Remember my video with Kentucky Lawyer Chris Wiest about his excessive force lawsuit involving the Kentucky State Police back in March? One of the police officers involved was fired and charged with perjury after he was caught lying in the deposition in Chris’ civil lawsuit.
A former Kentucky State trooper has been criminally charged with perjury after denying under oath that he beat a man with a flashlight in April 2020.
Thomas Czartorski was named in a lawsuit alleging troopers used excessive force against Alex Hornback of Shepherdsville while executing a bench warrant. The lawsuit also alleged that Hornback’s parents recorded the officers beating him, and that a trooper deleted the footage. But a home security video captured the incident. A lieutenant with the Kentucky State Police accused Czartorski in a complaint filed Thursday of lying during a January deposition when he said he didn’t use any force during the arrest. Czartorski turned himself in Friday afternoon at the courthouse on a felony charge of first-degree perjury, according to his attorney, Josh Schneider. The charge carries a penalty of one to five years in prison.
Today my colleague from Kentucky, Chris Wiest, received an awesome ruling from the Circuit Court of Boone County declaring that all of Governor Andy Bashear’s emergency orders and actions are unconstitutional and void. The ruling was in the state-court challenge to the governor’s emergency powers executive orders, filed by Wiest on behalf of Beans Cafe’ & Bakery.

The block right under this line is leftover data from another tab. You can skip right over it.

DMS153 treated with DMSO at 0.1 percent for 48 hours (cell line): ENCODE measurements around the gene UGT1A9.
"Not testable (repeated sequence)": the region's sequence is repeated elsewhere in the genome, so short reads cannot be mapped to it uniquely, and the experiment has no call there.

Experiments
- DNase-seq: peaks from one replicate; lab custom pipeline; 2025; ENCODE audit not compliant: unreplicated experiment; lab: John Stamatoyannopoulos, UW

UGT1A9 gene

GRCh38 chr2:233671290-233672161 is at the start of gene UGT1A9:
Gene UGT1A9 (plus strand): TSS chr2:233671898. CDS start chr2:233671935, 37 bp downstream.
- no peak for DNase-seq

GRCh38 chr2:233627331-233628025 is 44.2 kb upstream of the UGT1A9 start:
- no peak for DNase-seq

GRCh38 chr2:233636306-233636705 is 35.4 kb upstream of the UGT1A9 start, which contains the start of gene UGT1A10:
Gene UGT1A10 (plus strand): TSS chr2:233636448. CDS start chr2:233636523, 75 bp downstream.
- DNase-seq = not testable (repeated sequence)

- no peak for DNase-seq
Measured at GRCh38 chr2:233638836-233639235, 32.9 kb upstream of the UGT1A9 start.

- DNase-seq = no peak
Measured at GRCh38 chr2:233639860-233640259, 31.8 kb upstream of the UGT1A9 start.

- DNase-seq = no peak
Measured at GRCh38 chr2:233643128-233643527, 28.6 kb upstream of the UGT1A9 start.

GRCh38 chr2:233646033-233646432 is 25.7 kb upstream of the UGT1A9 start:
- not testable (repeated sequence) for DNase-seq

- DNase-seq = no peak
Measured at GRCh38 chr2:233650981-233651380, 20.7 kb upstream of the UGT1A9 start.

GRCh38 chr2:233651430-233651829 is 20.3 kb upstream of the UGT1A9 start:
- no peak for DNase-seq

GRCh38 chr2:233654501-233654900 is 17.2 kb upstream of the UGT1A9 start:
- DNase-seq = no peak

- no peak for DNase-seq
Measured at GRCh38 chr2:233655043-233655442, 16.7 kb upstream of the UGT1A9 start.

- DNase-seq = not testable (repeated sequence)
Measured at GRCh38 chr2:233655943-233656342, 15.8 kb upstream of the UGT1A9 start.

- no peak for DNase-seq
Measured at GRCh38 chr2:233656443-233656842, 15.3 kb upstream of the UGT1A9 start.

Dr. Stephen Petty, an actual expert in masks, testified at the trial about their uselessness under the circumstances in which they’re being idolized. Here’s an excerpt from the order pertaining to Dr. Petty. For those bureaucrats and social media tyrants who would censor this, this is from an actual court order issued today. Not that you care:
Stephen E. Petty, P.E., CIH, testified as an expert and was accepted as such without objection. Mr. Petty has served as an expert witness in approximately 400 cases relating to toxic or infectious exposure, personal protective equipment (“PPE”), and as a warning expert. He also served as an epidemiology expert for the plaintiffs in the Monsanto “Roundup” cases, and for those in the Dupont C8 litigation. In connection with his service as an expert, he was deposed nearly 100 times and has provided court testimony in approximately 20 trials. Mr. Petty holds nine U.S. patents, has written a book comprising nearly 1,000 pages on forensics engineering, is a certified industrial hygienist, and a recognized expert with the Occupational Safety and Health Agency. Mr. Petty helped write the rules on risk assessment for the State of Ohio and has trained Ohio’s risk assessors.
Mr. Petty explained that the field of his expertise is “to anticipate and recognize and control things that could hurt people, everything from making them sick to killing them.” He testified that, in this context, he has analyzed the use of masks and social distancing in connection with Covid-19. He testified that both the six-foot-distancing rule, and mask mandates, are wholly ineffective at reducing the spread of this virus. Masks are worthless, he explained, because they are not capable of filtering anything as small as Covid-19 aerosols. In addition, masks are not respirators and lack the limited protections that respirators can provide.